“Because it's a false narrative,” he said. “It's a mythology, not a reality. The Lakota only had the horse for 100 years. They didn't get the horse until 1790. These misunderstandings brought to you by John Wayne and John Ford created a mythology which I would argue is almost the American equivalent of the samurai in Japan or medieval knights in Europe. It’s this persona that kind of defines it, but it's also shrouded in so much myth.”
A true understanding of Western history and Western art expands beyond “cowboys and Indians,” gunfights and cattle drives, Texas and Arizona, the Alamo and O.K. Corral, despite popular culture’s overwhelming focus on those subjects to the exclusion of all others. Same goes for Native people. Ask the average American about the country’s Indigenous people west of the Mississippi River and an image akin to something from “Dances with Wolves” likely comes to mind.
“These nomadic peoples moving on the Plains on horse is such a small part of the 40,000-year history that is Native America,” Singleton said. “It's not even a blip on the map.”
Expanding that historical understanding is taking place throughout the Museum. A full-size Seminole outfit from 1830 has recently been put on display in the Cowboy’s permanent gallery of the American West.
“The reason we do that is because we're sitting on Seminole land,” Singleton explains. “Most people don't know that the original allotments from the 1830s is the Muscogee, Seminole, Chickasaw, Choctaw and Cherokee, but they span the entirety of what is today the state of Oklahoma. I can't tell you how many people don't know that we're sitting on original Seminole land and Muscogee land and when Washington Irving comes here, he's talking about the diversity, he's talking about the Delaware, the Osage, the Muskogee, it's diverse even before the traditional Plains groups are here.”
The same diversity was prevalent across the West. When “Art of the Northwest Coast” closes on May 1, 2023, Singleton will begin placing objects from the newly acquired collection throughout the permanent galleries to reinforce this fundamental fact.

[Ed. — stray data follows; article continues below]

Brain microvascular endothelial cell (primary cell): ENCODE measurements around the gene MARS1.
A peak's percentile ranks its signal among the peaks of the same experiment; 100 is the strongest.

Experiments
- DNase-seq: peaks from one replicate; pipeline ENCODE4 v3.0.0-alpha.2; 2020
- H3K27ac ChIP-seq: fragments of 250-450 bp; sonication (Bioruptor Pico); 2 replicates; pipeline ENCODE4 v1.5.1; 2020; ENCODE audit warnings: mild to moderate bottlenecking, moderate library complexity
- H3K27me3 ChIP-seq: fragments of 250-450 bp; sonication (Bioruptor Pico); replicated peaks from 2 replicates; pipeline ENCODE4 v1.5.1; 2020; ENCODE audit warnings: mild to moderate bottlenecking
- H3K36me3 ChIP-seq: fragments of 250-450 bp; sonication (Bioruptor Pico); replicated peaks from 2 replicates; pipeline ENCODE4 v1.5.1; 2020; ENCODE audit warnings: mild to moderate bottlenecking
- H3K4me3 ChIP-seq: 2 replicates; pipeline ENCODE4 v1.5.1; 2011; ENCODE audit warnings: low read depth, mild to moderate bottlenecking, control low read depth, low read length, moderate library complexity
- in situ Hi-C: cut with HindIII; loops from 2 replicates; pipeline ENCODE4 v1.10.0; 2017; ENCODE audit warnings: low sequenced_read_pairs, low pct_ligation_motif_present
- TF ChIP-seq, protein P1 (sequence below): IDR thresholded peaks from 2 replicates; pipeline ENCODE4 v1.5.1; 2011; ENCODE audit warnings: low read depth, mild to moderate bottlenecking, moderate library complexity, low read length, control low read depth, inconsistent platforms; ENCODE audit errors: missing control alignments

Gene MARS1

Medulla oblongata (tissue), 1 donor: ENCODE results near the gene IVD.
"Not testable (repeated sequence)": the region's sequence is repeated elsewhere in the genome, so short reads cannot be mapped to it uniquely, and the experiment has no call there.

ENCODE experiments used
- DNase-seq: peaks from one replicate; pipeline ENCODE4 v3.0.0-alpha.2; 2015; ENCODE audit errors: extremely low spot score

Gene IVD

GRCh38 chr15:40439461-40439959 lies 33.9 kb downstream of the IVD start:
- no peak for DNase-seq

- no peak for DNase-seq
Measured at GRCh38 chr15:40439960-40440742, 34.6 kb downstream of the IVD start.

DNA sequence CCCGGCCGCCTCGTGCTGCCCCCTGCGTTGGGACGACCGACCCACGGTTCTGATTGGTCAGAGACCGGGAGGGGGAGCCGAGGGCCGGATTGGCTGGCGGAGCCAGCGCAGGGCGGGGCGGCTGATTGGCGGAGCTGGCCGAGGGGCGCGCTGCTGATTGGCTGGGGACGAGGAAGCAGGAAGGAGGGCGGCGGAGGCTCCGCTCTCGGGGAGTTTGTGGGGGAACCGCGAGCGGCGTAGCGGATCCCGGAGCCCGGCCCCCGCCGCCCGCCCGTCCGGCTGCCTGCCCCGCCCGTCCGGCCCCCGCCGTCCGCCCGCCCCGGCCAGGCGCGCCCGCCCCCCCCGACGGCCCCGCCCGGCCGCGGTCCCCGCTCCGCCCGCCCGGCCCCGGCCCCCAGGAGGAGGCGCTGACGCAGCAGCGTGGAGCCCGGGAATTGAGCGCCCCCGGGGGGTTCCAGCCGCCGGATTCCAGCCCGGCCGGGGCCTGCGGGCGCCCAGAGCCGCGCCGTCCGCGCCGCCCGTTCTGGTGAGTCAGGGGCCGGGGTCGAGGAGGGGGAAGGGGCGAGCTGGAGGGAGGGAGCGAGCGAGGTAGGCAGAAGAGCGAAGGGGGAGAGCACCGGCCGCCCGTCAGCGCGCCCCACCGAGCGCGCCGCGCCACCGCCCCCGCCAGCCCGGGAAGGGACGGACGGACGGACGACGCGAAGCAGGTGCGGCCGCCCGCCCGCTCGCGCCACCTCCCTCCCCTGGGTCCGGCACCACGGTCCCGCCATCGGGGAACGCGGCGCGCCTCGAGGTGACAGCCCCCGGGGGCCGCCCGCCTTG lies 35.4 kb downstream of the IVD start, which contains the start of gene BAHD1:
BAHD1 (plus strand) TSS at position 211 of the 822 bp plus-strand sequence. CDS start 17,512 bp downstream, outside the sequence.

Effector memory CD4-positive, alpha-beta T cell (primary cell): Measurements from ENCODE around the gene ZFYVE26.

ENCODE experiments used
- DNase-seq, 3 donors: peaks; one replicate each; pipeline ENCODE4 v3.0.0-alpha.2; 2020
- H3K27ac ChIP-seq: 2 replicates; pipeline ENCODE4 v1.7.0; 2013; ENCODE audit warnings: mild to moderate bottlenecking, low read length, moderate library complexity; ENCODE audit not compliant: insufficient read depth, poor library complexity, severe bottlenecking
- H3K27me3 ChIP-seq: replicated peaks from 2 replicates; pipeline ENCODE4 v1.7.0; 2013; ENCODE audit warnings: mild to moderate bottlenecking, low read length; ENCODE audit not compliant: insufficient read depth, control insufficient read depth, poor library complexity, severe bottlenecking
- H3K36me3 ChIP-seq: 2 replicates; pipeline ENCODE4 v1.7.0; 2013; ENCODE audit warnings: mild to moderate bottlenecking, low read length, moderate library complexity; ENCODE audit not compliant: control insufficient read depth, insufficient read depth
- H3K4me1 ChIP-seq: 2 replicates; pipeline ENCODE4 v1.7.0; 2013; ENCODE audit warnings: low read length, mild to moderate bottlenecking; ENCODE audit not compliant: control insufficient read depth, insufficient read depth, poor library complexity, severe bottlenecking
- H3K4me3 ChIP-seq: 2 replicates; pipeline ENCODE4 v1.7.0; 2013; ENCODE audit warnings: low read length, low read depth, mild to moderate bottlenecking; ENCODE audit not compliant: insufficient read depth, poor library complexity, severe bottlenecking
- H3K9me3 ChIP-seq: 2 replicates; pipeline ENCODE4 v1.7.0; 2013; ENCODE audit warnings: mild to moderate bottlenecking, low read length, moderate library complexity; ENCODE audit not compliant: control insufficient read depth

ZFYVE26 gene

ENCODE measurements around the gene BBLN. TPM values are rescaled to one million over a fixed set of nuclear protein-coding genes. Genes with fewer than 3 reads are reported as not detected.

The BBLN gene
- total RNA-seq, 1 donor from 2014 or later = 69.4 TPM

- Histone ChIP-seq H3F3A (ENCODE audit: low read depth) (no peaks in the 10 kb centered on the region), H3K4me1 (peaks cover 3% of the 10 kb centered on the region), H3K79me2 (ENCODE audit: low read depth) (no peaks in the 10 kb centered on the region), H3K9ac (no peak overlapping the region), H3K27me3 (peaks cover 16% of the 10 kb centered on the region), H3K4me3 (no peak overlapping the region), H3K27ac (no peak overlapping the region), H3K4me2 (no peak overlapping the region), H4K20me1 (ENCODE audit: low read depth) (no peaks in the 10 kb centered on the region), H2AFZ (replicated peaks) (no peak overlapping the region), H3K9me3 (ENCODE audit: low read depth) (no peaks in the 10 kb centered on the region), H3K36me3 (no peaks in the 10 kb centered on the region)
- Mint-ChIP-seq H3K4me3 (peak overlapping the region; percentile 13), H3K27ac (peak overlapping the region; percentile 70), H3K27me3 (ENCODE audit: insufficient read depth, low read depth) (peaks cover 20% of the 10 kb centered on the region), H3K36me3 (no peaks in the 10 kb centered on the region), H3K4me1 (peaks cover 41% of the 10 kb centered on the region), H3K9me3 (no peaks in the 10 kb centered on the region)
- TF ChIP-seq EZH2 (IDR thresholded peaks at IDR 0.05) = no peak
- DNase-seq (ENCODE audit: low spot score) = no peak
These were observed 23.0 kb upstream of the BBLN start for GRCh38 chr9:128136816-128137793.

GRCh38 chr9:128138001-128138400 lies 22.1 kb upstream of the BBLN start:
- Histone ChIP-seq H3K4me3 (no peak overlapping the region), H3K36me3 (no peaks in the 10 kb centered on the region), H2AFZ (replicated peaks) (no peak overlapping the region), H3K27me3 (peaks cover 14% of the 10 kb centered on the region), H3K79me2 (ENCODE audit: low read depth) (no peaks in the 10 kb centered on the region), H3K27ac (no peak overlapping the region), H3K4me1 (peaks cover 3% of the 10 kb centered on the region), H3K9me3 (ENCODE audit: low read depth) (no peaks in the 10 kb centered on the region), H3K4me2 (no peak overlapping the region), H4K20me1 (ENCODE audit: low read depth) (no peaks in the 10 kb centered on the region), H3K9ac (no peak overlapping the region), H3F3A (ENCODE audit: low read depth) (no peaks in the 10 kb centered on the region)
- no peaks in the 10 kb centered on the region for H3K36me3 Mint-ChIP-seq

“I'm going to incorporate the totem pole, we’ve got a sun mask… spoons, Potlatch bowls, the bentwood boxes, this will all be permanently on display,” Singleton said. “It's going to be in context with our Southeastern, our Plains and our Southwestern collections. It's going to help me show immediately the diversity of the West; we put a bentwood box right next to a parfleche bag, just immediately letting the objects highlight their own diversity.”
Adding this critical Northwestern piece to the Western puzzle had previously been impossible for Singleton, “it was on my ‘to-do’ list, (but there were) big holes in our collection until Richard Walker shows up and, in one fell swoop, eliminates that; he filled every gap in one moment.”
The Cowboy Museum will always be synonymous with cowboys and the Plains, but that doesn’t mean it needs to be limited to that storytelling.
“We have such an amazing Native art collection,” Singleton reminds. “I think it stands out in (visitors’) minds when they come here and they see Northwest Coast, this giant, beautiful show. I think it makes a significant impact on our visitors, it's outside of their norm.”
A “norm” being challenged in favor of a more complete understanding of “the West.”
Mark Henderson (Kwakwaka’wakw) - Full Moon, 1993, serigraph. Arthur and Shifra Silberman Collection| Courtesy National Cowboy & Western Heritage Museum